It’s a fundamental part of our legal system, and it’s the principle that courts in general should follow their past precedents, and it’s important for a variety of reasons. It’s important because it limits the power of the judiciary. It’s important because it protects reliance interest, and it’s important because it reflect[s] the view that courts should respect the judgments and the wisdom that are embodied in prior judicial decisions. It’s not an inexorable command, but it is a general presumption that courts are going to follow prior precedents[.]
This continued on the Court, when he criticized what he saw as his colleagues’ too-eager overturning of precedent. For example, when the Court overturned its key precedent on non-unanimous criminal juries in Ramos v. Louisiana (2020), Alito dissented loudly: “The doctrine of stare decisis gets rough treatment in today’s decision,” he wrote. “Lowering the bar for overruling our precedents, a badly fractured majority casts aside an important and long-established decision with little regard for the enormous reliance the decision has engendered.”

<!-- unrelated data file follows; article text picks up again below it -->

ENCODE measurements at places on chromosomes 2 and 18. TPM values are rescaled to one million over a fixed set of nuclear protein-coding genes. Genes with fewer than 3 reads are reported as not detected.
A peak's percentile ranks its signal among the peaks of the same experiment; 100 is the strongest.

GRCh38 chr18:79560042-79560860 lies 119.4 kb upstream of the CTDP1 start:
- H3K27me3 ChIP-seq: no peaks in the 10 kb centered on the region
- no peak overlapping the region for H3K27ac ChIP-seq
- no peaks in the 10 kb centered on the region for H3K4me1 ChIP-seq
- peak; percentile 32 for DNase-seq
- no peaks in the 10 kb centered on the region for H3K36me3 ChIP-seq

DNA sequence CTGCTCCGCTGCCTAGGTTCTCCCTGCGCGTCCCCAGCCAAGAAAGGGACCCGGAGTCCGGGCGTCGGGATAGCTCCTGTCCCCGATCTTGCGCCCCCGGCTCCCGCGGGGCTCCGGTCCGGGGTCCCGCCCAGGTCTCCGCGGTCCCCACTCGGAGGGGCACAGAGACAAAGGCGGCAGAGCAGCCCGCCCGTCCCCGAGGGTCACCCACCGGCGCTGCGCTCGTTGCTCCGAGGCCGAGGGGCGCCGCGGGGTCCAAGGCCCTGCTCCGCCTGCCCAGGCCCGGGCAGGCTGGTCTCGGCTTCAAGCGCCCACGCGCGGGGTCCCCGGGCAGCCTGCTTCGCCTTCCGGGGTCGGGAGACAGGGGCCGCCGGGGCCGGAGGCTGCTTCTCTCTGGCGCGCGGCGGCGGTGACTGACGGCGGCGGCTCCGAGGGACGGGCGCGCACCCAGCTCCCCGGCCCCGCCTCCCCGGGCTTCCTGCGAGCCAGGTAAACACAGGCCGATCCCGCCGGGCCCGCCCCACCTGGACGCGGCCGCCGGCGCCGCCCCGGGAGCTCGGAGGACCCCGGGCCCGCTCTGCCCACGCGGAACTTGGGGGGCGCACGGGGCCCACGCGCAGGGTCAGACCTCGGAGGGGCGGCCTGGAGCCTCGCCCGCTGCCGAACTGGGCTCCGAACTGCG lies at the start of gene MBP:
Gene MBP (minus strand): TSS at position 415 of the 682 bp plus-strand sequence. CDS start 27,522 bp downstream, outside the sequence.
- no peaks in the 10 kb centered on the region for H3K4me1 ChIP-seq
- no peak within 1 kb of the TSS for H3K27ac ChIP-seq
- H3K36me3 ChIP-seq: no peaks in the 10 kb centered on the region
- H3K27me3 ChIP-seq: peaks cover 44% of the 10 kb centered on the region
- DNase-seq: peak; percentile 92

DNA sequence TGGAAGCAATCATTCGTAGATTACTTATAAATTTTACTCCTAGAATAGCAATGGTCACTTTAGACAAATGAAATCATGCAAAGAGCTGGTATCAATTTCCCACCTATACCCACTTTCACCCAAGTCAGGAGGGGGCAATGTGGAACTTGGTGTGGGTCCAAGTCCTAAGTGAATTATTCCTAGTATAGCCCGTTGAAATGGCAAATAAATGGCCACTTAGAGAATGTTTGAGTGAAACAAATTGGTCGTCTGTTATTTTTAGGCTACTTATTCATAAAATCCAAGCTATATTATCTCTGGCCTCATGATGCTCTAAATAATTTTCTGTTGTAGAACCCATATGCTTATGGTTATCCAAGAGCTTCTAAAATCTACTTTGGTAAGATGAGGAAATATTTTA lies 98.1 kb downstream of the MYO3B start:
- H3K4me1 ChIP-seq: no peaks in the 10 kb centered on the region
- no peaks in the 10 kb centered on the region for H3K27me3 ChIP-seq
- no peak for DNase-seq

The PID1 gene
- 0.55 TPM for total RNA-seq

Yet as he emphasized in his Columbia remarks, he also sees clearly the limits of precedent. “[I]f the Court has gone down a wrong path and the wrong path is creating bad consequences,” he explained in 2009, “then what the Court should do is say, ‘Well, we made a mistake. We took a wrong turn. We’re going to go back and correct the mistake.’” Moreover, when parties or justices invoke a judicial precedent and attempt to rely on it, Justice Alito takes a very close look at the precedent itself—its original terms, its facts and context—before concluding that the precedent ought to again bind the Court.
In short, Alito understands that one should respect precedent generally, while also recognizing the fallibility of any particular precedent. His approach in Dobbs, surely the most significant judicial opinion of his entire career, reflects this approach. When his critics condemned that judicial opinion as a sweeping rejection of precedent, their criticism revealed more about themselves than about their target. Alito himself, by contrast, approaches the doctrine of stare decisis with the mix of both the respect and the realistic skepticism that it requires—as he explained at Columbia and has exemplified on the bench.
4. On Concentrated Power More Generally